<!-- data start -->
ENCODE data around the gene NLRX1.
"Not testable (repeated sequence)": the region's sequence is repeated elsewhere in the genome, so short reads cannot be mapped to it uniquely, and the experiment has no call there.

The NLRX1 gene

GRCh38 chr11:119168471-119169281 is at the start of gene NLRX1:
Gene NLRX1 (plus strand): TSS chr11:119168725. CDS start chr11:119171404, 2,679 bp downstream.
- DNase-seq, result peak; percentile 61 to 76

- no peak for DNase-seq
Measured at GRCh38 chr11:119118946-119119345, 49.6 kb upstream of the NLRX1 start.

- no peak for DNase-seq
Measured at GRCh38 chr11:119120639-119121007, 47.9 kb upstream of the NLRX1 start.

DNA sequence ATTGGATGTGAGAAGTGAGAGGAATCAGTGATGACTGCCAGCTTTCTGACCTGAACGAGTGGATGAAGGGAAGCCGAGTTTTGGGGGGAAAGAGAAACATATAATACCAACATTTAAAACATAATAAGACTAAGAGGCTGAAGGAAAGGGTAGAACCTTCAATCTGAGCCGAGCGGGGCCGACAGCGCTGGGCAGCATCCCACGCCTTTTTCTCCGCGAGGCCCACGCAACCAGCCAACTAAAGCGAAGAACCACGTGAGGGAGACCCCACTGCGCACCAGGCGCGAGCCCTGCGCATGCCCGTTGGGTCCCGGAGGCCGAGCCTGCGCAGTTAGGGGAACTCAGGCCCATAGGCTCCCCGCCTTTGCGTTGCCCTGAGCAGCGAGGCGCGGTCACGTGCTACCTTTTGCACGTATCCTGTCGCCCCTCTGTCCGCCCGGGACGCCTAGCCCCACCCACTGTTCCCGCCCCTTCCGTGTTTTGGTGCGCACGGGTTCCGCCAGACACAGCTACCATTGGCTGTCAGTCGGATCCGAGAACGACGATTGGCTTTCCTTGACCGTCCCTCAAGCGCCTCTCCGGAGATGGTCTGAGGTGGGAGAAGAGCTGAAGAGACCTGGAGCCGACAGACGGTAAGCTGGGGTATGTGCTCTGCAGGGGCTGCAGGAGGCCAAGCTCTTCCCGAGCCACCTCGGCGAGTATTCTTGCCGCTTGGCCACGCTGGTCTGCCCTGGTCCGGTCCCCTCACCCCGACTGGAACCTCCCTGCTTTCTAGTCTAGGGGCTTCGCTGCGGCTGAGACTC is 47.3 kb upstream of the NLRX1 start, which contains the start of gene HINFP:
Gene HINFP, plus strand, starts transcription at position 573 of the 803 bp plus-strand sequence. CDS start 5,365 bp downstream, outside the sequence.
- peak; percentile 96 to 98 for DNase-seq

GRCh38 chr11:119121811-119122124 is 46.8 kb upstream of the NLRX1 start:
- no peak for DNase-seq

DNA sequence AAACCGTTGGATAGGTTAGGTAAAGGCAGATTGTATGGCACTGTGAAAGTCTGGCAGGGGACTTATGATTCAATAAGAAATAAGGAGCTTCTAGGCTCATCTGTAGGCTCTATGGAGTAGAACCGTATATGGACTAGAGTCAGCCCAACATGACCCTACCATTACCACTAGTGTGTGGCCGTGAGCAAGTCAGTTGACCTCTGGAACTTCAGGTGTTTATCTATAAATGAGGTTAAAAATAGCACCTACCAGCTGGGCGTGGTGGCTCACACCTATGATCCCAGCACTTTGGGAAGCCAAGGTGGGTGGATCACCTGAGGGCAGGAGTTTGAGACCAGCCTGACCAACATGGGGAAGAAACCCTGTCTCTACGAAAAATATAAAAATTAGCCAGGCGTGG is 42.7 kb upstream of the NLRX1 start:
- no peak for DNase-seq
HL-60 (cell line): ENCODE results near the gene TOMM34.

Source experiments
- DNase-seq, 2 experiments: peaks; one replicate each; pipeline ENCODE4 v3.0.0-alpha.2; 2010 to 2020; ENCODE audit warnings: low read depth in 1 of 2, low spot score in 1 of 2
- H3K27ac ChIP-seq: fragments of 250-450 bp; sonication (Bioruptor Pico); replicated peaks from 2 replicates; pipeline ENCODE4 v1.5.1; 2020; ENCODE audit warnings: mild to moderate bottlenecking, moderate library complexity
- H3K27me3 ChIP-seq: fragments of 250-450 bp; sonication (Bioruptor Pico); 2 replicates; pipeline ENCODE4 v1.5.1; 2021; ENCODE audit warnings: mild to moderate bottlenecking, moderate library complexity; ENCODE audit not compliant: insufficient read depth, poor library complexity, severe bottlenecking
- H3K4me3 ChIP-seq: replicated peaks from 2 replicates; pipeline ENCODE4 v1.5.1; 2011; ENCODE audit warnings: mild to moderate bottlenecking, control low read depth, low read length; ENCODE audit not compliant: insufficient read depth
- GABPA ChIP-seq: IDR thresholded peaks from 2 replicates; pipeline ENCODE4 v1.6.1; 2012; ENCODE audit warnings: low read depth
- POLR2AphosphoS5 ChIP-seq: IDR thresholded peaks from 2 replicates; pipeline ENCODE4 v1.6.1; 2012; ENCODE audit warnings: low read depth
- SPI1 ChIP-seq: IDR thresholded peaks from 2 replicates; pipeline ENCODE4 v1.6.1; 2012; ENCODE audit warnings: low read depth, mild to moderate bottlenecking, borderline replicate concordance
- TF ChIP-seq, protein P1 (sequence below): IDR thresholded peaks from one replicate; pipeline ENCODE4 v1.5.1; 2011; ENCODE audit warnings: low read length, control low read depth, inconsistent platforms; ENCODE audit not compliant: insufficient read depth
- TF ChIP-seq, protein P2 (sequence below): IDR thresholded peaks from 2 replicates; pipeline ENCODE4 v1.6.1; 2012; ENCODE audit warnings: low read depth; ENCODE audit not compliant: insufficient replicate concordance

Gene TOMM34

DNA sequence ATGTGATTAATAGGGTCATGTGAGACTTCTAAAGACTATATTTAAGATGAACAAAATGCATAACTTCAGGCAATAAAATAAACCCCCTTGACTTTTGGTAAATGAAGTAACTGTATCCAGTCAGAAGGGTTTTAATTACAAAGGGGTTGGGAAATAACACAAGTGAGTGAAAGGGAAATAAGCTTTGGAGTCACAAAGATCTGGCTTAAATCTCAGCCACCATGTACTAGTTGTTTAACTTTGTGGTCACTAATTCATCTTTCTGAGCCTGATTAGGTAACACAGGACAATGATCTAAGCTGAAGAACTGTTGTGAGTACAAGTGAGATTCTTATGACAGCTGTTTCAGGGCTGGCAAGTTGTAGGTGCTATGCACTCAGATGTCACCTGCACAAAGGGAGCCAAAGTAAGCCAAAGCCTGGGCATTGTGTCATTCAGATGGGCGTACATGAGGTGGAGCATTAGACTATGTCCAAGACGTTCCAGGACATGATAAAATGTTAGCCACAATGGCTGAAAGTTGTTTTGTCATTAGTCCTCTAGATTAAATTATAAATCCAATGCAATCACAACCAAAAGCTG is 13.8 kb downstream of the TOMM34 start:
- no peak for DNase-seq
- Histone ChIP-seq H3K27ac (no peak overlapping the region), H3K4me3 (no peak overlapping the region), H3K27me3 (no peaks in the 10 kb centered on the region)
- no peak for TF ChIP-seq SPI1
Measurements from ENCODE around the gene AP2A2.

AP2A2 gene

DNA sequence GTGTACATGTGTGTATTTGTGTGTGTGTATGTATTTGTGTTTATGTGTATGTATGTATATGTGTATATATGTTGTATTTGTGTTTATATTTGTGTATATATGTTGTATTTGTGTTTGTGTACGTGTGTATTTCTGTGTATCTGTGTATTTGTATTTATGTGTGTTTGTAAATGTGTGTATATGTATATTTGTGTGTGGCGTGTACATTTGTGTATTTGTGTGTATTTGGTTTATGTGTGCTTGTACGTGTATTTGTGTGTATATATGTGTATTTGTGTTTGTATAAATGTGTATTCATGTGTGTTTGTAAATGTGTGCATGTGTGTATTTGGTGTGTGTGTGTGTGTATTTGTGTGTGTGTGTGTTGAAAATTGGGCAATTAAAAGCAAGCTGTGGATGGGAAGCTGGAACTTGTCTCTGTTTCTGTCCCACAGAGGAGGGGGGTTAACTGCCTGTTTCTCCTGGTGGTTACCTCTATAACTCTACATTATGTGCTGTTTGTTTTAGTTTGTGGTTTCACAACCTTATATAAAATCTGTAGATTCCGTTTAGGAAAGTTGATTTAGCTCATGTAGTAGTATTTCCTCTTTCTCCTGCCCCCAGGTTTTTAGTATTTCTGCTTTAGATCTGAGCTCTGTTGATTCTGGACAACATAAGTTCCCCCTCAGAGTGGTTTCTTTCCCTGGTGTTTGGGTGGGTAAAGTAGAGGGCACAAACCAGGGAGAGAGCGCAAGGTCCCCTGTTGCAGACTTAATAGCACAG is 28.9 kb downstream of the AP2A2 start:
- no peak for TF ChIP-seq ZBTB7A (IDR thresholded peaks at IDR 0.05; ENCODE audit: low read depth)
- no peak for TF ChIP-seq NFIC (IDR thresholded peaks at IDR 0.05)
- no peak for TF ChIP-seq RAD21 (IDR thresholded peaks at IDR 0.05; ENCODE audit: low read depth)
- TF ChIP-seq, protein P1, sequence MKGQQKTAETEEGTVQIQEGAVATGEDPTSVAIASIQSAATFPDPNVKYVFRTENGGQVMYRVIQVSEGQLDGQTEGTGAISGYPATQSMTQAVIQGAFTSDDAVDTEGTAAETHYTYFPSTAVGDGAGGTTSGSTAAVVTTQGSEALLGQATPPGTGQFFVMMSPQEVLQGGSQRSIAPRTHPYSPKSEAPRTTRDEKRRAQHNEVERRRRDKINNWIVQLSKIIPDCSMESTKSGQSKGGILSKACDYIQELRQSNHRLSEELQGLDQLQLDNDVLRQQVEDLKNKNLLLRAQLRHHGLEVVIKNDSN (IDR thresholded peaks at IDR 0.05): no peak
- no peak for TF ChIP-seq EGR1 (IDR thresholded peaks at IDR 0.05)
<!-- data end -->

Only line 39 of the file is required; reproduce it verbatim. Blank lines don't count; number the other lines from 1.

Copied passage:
- no peak for TF ChIP-seq RAD21 (IDR thresholded peaks at IDR 0.05; ENCODE audit: low read depth)